The questions now begging for answers are: what is the offence of the BFIG after it paid the requisite US$1 million expressions of interest fee and went ahead to win the bid?

Why is it so difficult to hand over the requested documents even after the pronouncement of the Supreme Court of Nigeria, which is final on all litigations and cannot be appealed?

Could this be the case in a true democracy and an egalitarian society?

Who is afraid of the BFIG? What does this say about our integrity as a nation?

If the BPE is right and justified in this case, why will the federal High court Abuja commit the Director-General of the BPE, Mr. Alex Okoh to a 30-days jail sentence in December of 2019 for failing to comply with the supreme court judgment?

What is the supposed role of the National Assembly in this case of gross economic sabotage on the nation?

What are the role of the presidency, the Inspector General of police, and the Attorney General of the federation and minister of justice under whose watch a unanimous judgment of the Supreme Court is being so flagrantly disobeyed and disregarded by an agency of government?

Nigeria’s past experiences with notable investors

This attitude to foreign investors, especially the ones we invite into our country for economic reasons must stop for image sake, and for the sake of all, we hold dear as a nation.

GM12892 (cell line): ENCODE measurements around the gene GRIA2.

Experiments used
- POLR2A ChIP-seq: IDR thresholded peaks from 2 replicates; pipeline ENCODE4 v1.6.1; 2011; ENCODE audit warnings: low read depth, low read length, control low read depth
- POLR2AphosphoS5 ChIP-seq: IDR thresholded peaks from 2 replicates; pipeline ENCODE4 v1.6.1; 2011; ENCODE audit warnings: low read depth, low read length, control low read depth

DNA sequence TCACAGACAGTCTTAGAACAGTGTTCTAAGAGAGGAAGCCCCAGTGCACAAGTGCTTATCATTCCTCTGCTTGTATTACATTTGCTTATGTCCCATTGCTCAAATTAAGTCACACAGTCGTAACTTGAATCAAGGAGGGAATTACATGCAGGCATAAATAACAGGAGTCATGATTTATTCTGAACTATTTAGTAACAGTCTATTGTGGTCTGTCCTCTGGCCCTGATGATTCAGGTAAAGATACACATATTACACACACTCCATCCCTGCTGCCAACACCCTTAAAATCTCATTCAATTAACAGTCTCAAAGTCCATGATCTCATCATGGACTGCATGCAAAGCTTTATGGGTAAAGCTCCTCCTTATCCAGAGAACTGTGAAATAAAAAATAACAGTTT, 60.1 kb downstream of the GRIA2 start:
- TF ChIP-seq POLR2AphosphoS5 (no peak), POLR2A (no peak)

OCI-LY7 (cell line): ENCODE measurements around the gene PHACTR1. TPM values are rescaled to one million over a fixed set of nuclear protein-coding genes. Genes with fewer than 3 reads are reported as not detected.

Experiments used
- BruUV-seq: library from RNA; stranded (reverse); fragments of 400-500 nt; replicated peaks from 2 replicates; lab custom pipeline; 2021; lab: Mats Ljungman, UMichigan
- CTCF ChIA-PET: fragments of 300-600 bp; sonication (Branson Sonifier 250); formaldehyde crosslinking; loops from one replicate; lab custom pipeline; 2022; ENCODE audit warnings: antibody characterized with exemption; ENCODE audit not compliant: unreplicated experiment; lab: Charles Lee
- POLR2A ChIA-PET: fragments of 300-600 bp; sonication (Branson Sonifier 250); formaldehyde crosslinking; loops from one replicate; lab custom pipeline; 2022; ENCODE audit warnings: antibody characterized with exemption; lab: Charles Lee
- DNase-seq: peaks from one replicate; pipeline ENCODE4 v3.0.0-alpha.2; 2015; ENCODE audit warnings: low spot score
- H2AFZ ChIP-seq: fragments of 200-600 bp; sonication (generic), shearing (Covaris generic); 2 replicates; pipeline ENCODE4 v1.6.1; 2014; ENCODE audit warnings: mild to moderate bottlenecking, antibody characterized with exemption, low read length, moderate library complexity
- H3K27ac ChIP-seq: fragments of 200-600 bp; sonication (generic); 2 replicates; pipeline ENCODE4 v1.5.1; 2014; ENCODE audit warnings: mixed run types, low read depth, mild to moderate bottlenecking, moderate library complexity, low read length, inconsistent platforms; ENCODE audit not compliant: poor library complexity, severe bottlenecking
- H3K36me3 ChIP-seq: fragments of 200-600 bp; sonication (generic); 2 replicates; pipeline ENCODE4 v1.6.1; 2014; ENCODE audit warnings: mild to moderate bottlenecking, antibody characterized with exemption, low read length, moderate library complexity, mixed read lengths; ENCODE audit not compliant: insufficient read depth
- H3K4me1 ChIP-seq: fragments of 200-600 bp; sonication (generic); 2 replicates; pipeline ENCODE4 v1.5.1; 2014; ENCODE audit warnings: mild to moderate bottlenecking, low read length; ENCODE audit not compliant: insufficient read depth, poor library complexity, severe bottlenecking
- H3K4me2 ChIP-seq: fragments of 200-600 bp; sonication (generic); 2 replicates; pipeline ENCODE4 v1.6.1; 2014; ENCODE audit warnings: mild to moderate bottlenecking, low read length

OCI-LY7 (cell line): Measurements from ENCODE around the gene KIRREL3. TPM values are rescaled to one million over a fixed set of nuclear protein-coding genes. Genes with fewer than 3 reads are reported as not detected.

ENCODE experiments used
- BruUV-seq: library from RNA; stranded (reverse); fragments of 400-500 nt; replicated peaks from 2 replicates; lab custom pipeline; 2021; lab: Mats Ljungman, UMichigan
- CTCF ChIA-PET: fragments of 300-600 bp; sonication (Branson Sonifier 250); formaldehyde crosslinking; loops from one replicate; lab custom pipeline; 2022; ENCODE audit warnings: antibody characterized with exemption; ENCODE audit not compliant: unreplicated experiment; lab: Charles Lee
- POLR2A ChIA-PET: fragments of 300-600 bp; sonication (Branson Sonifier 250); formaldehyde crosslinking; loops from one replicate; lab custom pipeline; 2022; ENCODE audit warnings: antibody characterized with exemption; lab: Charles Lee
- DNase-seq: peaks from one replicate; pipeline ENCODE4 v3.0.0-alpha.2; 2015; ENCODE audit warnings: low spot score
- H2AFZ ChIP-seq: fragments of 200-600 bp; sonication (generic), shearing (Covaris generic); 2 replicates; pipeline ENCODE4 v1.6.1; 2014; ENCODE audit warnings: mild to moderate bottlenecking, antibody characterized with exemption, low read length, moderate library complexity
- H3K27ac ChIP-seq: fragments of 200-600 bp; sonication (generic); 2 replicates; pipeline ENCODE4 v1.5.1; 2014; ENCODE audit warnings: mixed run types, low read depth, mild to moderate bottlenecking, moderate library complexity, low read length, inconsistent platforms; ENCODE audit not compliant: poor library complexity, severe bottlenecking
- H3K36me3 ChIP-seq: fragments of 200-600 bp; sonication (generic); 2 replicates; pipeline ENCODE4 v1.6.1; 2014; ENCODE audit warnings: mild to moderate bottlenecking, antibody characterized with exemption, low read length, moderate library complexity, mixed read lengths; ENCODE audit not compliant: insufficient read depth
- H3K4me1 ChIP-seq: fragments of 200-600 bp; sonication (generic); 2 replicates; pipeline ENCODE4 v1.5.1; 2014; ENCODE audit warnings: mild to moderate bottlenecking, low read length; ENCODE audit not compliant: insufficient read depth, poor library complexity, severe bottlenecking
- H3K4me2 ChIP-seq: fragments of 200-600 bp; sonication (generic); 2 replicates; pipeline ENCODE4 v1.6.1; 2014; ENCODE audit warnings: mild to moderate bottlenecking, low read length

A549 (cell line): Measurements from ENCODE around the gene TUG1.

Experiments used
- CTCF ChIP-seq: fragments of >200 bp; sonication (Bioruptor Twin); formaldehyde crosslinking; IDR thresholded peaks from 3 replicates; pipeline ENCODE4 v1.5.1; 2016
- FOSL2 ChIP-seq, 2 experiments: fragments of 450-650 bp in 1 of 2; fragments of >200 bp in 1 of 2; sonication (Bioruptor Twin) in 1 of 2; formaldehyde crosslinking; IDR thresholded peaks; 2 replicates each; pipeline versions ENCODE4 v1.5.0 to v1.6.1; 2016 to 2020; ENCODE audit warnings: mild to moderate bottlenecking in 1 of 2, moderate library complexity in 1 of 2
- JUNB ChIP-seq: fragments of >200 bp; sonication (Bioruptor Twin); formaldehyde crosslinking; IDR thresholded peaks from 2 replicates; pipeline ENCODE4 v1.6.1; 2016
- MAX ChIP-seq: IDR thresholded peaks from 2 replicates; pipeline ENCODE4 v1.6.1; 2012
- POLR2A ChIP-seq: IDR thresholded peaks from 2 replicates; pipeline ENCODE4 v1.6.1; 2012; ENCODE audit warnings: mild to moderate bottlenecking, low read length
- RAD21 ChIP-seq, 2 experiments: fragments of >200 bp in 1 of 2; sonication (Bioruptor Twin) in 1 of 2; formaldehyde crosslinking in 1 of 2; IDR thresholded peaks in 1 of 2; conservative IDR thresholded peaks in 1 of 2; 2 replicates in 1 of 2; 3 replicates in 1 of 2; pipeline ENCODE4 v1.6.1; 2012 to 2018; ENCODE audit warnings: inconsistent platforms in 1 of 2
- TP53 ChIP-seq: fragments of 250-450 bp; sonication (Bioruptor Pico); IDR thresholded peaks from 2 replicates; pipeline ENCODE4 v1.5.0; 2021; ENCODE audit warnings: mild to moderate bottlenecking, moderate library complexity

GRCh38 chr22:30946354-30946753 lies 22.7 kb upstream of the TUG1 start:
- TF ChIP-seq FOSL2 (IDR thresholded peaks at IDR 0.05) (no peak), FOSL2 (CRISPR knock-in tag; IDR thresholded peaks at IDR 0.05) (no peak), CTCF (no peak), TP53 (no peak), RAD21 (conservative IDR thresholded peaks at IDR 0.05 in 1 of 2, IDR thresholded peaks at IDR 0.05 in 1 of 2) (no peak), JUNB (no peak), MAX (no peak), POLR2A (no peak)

Since the return to the civil rule about 20 years ago, Nigeria has had some very sad, but notable experiences with foreign investors, which has not been helpful to our image as a nation.

First, it was Sir Richard Branson and the Virgin group, which entered into a partnership with the country to form the Virgin Nigeria Airline, his views about Nigeria after the crash of this partnership is quite sad and a very terrible blow to the Nigerian brand.

We also recall the Ajaokuta steel plant controversy. A major economic booster for Nigeria, which was allowed to rot away even at 98 percent completion. We gave it to the Indian company, GINL, but of course, it also landed in the courts for litigation, even as the federal government seems to be at the receiving end, begging for renegotiations and out of court settlement, as the state of the plant remains moribund.